I am over the top~~~~~ thankful that in a few days I will share the stage with my beautiful daughter Amber Lynn and cast yet another ripple of hope, joy, and faith. With courage and grit, I will share the strength of my heart with those who are struggling and those coming to find a sense of community.
Eighteen years ago, I walked myself into the psychiatric unit. Despite all my efforts, despite trying everything to fight my battle with suicide, on that day, I had the most terrifying thought. That thought… still haunts me. It’s dark and not something I would ever want to act upon. Yet, as dark as it was, this year, I shared it on CTN in Nashville on a show called Bridges. I was going to end my life that day for many reasons. One of those reasons was I was tired of fighting the many thoughts that waged war in my mind.
In the psychiatric unit, I was afraid and ashamed. So ashamed, in fact, at first I refused to answer phone calls or see anyone. I truly felt like a failure. Eventually, some of my family came up to see me, and that was a turning point. They loved me and told me they were glad I was still here. That was the first time I realized that I didn’t love me. I wanted to, but I didn’t know how.
To those of you who have lost loved ones, I am so sorry. All I can tell you is that I was not in my right mind, and I didn’t get to leave until I was in my right mind.
My friends, that was 18 years ago. I know that not all units are the same. I know that not everyone finds what they need in the psychiatric unit. This is why I wrote my book From The Deepest Darkness To The Light of HOPE. You don’t have to face what you are going through alone.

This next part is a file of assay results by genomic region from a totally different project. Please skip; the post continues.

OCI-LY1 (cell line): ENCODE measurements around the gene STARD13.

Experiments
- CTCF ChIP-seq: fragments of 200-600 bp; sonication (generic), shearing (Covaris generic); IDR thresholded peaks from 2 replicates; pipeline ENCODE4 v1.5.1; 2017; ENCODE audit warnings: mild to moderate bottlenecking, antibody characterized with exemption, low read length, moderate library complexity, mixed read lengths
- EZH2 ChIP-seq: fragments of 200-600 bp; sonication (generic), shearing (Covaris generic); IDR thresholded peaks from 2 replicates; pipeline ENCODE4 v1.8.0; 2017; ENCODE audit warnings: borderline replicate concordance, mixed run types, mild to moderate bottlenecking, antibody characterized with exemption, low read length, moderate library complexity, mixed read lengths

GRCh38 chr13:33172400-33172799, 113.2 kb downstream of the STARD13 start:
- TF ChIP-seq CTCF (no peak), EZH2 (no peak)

The shame and painful journey that followed that time in my life was one of the darkest years of my life. I lost friends. I was labeled. It was the first time I tasted betrayal from those inside my church and family. My daughters had to endure the comments they heard about their mom. My mother-in-law treated me like I was worthless. I think she was more afraid of what people would think about her than she was about me at all.
But what I want to ask you today is this: Do you think walking myself into the psychiatric unit made me a bad mom or a good one?
Did I ask for the thoughts that told me to end my life every day? Do we have any control over the thoughts that enter our minds?
If what I did was right, then why did it feel like the wrong thing to do?
If getting help was the right thing, why don’t more people do it? I think we can all come up with some reasons why people don’t, right?
It took a while for me to realize that what I did that day came with a price, but I genuinely feel that what I did was brave, the right thing to do AND I know that it saved my life.
Today I am thankful that I had the courage to get help because, as I said above, I am alive this week and able to share the stage with my daughter Amber and to meet so many amazing people that we will share the night with.
God of all creation, make me a vessel of your LOVE. I am here for You to continue to use. Use all my pain and trials to help others. Thank you for helping me find LIFE on The Other Side of Suicide.
To those of you reading this, never give up. I’m cheering for you!
No matter who you are, what you’ve done or how messed up your life is… YOU ARE LOVED and YOU HAVE VALUE.
With Love, Hope and Happiness,